Smack in front of you as you exit was this lovely pole. It's a standard part of this particular Rite Aid building architecture - see the photo below for the view from the opposite direction - but at least Southaven was able to dress it up a little bit with this nice "Thanks for shopping Rite Aid" sign, something Horn Lake never had. (And look, it's even done up in a diamond shape, just to tie in that much more with the motif - how attentive of them!)

Stepping away from the entrance, we can again see that aforementioned pole, extending straight down between the two awnings. Seems like a kind of strange design, to force your customers to walk around that obstacle in order to either access or depart the entrance into the building... but if we're going to go down that route, there's a lot more than just that that can be critiqued about Rite Aid's late 1990s-era building design here XD

At the very corner of Main Street and Millbranch stood this high-rise Rite Aid sign, which at the time of my visit was - appropriately - advertising the "CLEARANCE EVENT IN PROGRESS," in a mismatch of red and black changeable letters. I was very happy with how this particular photo turned out :)

From beneath the pylon, here's a wide view of the store, encompassing the entire building. Note once more how all the "pharmacy" references had been blotted out, and that red banner on the Stateline side of the storefront advertised the liquidation sale. A similar, white banner would later join this one, notifying customers "Your prescriptions are now at Walgreens."

One final glance at the left side of the building. Note the two little circular plots of landscaping on either side of the entrance (perhaps better seen in the previous photo). Over at Horn Lake, there were full-blown trees in those plots, but here in Southaven, there's barely a quarter of a tree in the right circle, and absolutely nothing in the left one. No matter, I suppose - landscaping would soon be a moot point at this store, once it was closed...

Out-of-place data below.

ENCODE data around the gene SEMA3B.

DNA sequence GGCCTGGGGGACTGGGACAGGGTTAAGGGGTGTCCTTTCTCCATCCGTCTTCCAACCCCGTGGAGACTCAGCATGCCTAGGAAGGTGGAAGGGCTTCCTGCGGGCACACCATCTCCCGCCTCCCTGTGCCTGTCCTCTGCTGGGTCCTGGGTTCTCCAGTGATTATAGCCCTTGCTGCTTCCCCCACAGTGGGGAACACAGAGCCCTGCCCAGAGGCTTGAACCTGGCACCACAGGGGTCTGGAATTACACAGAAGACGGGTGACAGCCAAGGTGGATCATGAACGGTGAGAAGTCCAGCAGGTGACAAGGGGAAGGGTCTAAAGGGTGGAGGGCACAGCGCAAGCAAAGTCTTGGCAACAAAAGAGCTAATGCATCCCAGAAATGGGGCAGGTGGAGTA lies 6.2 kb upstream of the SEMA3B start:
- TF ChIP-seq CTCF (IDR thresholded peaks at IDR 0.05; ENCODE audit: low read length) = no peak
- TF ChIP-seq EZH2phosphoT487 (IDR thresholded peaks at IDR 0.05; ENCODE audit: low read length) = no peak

This final section of the post transitions into some shots I took after the fact, beginning with my same-day photos of my purchases and other stuff I picked up, such as my receipt and a price discount chart, seen above.

You can see on the receipt that I bought a number of binders here; again, as I mentioned earlier, I did my best to ransack the school supplies aisle (both here and at HL) in order to pick up some stuff for the next school year. I take notes for my classes in notebooks, not binders, but these little one-inch binders can still prove useful for the numerous textbooks that are sold to me in loose-leaf format instead of actual hardbound books. I just thought it was interesting (though frankly unsurprising!) how Rite Aid had binders dating back through not just one, but two prior Avery brand logos and packaging designs :P 

Similarly, I picked up two of those Five Star brand three-subject notebooks; not the brand I normally use, but still, I was caught up in the glow of the liquidation. Unfortunately, even with the discount they probably weren't the best deal. Which makes it all that much worse, considering one of the two that I bought, I later wound up discovering has a copyright date of 2006 and pages so yellowed that it's hard to tell where exactly the blue lines are when I'm writing. Thank goodness the semester's almost over.